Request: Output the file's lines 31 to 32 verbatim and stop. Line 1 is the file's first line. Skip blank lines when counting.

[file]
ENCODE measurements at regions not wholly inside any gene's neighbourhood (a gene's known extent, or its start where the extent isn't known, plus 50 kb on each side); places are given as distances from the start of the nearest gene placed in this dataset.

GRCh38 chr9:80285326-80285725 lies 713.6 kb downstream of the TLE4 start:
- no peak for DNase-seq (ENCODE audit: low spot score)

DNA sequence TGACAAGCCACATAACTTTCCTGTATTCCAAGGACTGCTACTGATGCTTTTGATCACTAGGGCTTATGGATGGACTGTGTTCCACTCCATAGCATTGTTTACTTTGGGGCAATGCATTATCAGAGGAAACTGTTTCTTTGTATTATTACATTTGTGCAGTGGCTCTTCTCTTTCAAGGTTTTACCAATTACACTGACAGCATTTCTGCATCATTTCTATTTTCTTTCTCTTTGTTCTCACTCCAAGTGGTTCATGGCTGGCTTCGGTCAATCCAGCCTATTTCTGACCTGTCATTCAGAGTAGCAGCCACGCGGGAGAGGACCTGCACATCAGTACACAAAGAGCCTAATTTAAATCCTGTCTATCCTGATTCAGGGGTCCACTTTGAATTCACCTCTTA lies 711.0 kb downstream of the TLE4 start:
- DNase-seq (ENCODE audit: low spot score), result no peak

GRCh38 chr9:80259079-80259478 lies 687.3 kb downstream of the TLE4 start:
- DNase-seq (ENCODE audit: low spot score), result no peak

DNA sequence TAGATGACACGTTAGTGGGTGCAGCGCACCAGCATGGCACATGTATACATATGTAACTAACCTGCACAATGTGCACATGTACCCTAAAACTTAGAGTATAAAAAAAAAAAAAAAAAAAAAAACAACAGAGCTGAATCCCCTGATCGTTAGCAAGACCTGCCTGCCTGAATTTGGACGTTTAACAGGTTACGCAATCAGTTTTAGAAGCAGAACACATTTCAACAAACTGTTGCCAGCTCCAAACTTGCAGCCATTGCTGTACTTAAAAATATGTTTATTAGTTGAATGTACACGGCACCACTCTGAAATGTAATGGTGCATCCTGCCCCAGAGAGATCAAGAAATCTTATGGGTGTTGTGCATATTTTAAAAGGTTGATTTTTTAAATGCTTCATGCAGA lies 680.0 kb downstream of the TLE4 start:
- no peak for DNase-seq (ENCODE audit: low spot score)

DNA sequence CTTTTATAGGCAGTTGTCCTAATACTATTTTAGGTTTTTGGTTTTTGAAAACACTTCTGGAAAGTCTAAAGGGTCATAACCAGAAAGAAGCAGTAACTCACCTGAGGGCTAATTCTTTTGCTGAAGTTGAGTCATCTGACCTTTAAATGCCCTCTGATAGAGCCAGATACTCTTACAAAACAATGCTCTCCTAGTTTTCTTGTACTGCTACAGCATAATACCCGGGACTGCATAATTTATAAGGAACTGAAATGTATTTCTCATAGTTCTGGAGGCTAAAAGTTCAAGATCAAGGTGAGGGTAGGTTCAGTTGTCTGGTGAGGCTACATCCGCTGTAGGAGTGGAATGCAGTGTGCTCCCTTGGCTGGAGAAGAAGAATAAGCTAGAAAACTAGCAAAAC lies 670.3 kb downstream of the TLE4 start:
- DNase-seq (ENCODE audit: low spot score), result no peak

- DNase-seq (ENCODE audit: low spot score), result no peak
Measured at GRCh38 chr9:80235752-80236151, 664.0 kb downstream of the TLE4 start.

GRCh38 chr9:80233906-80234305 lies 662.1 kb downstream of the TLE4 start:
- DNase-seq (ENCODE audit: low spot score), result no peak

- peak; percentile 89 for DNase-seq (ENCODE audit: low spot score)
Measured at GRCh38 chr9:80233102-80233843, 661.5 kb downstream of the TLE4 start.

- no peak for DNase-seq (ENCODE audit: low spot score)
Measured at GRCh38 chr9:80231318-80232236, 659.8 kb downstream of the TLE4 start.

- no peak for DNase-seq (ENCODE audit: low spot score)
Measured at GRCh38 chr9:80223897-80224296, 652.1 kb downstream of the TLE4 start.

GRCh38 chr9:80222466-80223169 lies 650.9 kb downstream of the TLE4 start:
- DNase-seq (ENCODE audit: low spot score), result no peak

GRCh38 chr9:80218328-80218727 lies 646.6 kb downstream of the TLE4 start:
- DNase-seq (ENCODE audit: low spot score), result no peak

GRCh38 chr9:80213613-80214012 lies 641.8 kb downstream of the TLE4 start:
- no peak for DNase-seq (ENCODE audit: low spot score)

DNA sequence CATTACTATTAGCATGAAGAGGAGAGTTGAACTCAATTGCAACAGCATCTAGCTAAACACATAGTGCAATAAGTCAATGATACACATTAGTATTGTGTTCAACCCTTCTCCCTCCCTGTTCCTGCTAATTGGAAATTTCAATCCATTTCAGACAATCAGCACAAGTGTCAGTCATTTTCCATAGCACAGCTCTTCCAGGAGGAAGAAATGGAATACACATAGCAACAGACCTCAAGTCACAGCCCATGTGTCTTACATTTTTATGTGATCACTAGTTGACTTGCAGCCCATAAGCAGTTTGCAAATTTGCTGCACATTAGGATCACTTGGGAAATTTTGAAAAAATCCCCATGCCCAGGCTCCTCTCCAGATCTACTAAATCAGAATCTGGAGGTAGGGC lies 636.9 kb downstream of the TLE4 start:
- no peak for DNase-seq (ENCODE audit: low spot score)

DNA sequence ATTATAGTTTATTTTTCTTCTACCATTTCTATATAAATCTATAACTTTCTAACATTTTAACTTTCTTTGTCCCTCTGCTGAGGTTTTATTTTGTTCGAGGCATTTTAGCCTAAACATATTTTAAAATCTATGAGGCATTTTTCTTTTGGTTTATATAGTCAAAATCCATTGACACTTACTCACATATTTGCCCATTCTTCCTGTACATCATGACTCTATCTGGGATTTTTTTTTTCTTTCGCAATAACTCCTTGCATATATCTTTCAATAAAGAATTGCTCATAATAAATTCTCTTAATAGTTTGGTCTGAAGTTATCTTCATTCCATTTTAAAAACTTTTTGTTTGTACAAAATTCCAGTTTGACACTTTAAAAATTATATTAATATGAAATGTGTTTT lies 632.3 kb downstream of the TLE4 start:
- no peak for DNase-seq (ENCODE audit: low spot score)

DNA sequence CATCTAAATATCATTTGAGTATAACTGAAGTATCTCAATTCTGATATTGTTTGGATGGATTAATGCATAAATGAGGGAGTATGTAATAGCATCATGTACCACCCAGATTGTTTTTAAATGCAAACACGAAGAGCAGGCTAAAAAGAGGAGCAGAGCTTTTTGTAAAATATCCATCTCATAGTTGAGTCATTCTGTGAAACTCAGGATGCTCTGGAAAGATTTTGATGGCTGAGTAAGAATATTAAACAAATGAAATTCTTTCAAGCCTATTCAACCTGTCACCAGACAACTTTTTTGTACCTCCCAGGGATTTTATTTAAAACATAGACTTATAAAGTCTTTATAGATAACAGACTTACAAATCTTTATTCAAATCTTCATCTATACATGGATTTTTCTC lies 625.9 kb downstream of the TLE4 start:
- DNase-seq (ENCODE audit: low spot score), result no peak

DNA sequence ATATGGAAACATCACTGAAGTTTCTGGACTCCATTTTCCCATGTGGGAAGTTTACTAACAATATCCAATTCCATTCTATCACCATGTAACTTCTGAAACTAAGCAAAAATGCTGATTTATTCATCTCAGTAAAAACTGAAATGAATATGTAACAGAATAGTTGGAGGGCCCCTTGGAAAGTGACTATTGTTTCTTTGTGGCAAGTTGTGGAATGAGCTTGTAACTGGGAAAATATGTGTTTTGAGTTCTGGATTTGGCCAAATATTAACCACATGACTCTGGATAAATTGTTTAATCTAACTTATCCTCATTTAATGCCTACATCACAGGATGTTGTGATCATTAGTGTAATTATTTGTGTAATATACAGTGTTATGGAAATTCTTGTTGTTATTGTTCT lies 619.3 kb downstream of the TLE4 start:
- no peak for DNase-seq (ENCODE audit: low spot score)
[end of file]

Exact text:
- no peak for DNase-seq (ENCODE audit: low spot score)

DNA sequence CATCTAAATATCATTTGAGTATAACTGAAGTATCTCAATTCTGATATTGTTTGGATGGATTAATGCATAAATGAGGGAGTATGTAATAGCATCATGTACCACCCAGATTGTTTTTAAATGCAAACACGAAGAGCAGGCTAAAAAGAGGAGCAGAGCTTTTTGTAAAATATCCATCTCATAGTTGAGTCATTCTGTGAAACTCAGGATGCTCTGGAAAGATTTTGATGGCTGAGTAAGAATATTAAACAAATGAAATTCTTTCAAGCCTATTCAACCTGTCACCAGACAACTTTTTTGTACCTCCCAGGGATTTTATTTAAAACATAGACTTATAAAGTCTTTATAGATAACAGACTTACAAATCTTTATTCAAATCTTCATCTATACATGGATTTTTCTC lies 625.9 kb downstream of the TLE4 start: